Speaker Introduction - Dr Philipp Lorenz
Dr. Philipp Lorenz is the head of data science in Biotech firm Basecamp Research. He received a PhD from Oxford in Genetics and Bioinformatics, and has a rich experience in Business Development, Data Science, and Bioinformatics in the pharmaceutical and biotech industry. Previously tutor at Oxford, teaching Genomics, Computational Biology, Biochemistry, Genetics, and Molecular Biology to undergraduate and graduate students. Master in Biochemistry from Oxford.
Why are natural reserves important in drug research?
Our planet hosts some of the most diverse and multifaceted ecosystems imaginable. The importance of maintaining these environments cannot be understated. The goal of furthering our knowledge about small molecules to aid medical advancements and innovations is also key---our natural preserves provide a thrilling opportunity for the search to uncover key molecules which could help advance our current arsenal of drugs and treatments for diseases. Basecamp Research is a biotechnology company that aims to do just that – explore key target locations to sustainably locate and sequence small molecules which could have applications in the scientific and medical fields. The beauty of our planet has the opportunity to help sustain the human race by hosting previously undiscovered molecules, some of which have already been proved useful.
The discovery of Paclitaxel
The chemotherapeutic drug Paclitaxel is used in breast and lung cancer treatments. The sources of this drug were the trees Taxus brevifolia (Pacific Yew) and Taxus canadensis (Canada Yew), both of which are native to North America, and required the exploration of natural forests to harness it. This drug is administered via injection into veins and can cause side effects including hair loss and diarrhea. This particular drug targets the protein tubulin, and Paclitaxel-treated cells have been observed to have abnormal cell division, spindle-fibre formation and chromosome segregation---all key processes in inhibiting the growth and metastasis of cancer. Microtubules are structures formed by tubulin protein and provide structure to cells. Paclitaxel works by stabilising this polymer and preventing its degradation thus preventing metaphase (a stage in mitosis) from completing. This prevents mitosis from progressing and it is this which triggers the process of programmed cell death (apoptosis), or the reversion of the cell to the G0 phase – the beginning of the cell cycle, skipping cell division. At high concentrations of Paclitaxel, it appears that the drug suppresses microtubule detachment from centrosomes (this process normally occurs during mitosis).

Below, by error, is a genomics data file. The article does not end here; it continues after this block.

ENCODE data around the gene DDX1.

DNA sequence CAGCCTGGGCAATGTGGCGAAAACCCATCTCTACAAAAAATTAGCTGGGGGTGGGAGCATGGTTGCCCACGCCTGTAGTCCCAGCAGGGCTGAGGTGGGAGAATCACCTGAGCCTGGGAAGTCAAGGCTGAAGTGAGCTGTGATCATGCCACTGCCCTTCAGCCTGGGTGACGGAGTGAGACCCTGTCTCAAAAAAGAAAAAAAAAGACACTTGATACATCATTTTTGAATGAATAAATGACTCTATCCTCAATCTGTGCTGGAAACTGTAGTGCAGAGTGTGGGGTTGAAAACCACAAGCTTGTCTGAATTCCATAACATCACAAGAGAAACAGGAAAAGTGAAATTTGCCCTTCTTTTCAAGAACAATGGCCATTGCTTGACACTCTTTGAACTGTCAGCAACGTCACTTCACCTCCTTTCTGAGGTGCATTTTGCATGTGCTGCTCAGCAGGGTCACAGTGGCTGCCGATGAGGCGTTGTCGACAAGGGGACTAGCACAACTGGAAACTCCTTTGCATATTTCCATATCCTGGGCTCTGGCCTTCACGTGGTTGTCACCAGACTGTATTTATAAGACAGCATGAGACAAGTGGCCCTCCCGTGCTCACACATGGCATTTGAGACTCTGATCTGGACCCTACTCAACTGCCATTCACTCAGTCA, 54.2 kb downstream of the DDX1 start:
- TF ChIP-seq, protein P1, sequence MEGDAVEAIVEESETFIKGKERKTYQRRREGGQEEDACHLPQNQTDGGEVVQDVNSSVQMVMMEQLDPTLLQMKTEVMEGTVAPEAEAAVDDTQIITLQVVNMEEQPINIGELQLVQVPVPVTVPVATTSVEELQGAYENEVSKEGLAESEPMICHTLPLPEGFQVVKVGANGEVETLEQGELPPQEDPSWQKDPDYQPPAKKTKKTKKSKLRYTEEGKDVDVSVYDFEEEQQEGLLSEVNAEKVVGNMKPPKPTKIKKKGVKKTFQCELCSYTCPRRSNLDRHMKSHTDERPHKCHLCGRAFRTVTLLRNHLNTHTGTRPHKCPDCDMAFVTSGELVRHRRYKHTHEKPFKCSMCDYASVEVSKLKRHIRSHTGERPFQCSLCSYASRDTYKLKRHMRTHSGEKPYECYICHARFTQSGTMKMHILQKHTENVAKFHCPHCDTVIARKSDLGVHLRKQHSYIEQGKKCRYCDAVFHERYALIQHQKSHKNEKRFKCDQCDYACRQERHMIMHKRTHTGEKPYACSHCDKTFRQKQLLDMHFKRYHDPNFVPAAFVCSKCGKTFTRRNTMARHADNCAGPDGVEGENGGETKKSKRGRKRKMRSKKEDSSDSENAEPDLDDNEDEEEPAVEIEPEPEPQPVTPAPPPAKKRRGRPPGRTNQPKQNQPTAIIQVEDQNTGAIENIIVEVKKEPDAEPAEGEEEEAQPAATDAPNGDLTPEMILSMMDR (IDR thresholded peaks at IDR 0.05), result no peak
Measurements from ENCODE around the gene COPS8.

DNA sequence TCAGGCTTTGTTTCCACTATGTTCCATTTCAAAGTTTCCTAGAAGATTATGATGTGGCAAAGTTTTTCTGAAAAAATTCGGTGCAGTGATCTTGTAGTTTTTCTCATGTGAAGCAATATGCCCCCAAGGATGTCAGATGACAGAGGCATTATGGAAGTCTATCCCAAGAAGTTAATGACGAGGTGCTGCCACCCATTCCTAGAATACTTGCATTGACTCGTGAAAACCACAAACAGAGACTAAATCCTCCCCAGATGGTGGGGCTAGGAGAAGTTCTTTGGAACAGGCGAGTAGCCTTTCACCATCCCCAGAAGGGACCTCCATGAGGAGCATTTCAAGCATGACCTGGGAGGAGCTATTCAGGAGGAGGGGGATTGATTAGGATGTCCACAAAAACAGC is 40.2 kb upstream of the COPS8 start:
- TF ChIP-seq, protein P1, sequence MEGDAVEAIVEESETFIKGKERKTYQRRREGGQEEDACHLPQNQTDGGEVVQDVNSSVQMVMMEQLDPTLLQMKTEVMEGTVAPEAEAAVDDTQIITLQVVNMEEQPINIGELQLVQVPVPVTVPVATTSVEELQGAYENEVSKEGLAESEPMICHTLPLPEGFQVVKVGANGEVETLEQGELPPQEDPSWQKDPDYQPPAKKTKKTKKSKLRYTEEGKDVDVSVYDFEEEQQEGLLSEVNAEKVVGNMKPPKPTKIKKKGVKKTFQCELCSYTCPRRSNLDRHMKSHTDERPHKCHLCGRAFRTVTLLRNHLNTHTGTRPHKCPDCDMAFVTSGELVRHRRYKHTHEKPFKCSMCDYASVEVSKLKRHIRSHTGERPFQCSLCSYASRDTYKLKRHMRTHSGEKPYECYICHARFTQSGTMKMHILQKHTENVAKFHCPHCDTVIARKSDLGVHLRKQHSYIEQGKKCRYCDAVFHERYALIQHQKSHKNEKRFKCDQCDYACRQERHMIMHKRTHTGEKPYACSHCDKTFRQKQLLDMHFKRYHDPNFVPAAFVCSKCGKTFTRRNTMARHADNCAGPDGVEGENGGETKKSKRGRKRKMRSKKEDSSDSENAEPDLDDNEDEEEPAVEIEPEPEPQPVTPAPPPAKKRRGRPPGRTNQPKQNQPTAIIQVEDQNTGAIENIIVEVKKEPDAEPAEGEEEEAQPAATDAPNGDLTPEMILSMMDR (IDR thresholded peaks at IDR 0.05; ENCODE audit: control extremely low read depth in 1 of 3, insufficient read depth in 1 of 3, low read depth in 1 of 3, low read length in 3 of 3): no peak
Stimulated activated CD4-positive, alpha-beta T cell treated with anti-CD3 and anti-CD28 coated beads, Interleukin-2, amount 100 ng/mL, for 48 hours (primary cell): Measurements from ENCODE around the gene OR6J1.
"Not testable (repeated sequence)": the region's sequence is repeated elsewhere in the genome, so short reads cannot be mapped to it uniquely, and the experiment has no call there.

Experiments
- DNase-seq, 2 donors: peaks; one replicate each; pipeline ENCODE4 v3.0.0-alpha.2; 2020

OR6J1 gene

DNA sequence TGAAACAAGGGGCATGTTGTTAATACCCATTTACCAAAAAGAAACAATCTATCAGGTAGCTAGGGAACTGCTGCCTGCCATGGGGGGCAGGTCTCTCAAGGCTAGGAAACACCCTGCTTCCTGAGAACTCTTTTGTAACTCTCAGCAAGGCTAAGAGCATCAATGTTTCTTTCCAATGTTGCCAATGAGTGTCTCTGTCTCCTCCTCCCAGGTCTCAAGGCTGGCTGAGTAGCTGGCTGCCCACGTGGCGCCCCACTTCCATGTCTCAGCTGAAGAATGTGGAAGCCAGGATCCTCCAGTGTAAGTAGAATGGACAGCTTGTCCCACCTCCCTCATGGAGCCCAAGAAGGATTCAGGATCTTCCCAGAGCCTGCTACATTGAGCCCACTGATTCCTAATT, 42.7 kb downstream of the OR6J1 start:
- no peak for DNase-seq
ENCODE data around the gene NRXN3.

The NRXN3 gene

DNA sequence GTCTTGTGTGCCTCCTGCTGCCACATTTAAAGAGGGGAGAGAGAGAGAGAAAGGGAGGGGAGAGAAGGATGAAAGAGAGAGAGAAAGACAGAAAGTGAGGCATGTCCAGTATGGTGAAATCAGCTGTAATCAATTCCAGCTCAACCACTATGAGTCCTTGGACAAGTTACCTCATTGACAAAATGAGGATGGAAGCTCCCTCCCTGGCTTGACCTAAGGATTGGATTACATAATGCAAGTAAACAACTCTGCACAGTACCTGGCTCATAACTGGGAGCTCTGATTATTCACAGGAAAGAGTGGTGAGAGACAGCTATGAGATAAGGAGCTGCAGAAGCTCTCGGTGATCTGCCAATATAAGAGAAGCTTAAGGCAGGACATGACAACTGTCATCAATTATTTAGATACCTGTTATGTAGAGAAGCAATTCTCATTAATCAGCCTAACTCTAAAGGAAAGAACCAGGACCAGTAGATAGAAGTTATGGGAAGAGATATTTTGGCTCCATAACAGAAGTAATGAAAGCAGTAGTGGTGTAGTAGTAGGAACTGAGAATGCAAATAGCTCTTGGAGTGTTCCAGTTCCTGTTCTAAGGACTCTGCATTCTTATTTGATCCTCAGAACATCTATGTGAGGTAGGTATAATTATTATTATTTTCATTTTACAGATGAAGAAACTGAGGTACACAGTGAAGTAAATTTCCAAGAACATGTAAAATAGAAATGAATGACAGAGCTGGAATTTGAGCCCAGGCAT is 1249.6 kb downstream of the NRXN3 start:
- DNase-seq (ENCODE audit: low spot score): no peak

Initially, samples of the bark of the Pacific Yew tree by researchers from the US Department of Agriculture (USDA), who were searching for natural products to help cure cancer in 1962. It was later found that the bark has cytotoxic properties. Further samples and research led to the extraction of Paclitaxel (the active ingredient responsible for this activity), and the drug was later approved for commercial use following extraction and purification. The discovery of this drug was revolutionary in helping treat several forms of cancer, but using the bark of the Pacific Yew tree was unsustainable to meet anticipated demands. More sustainable methods are now used to mass-produce the drug artificially. This drug has been shown to result in response rates of 50-82% in patients with positive HER2 tumours (HER2 is a protein that promotes cell growth and is found around the outside of breast cancers). Today, Paclitaxel is one of the most commonly used drugs for cancer treatment.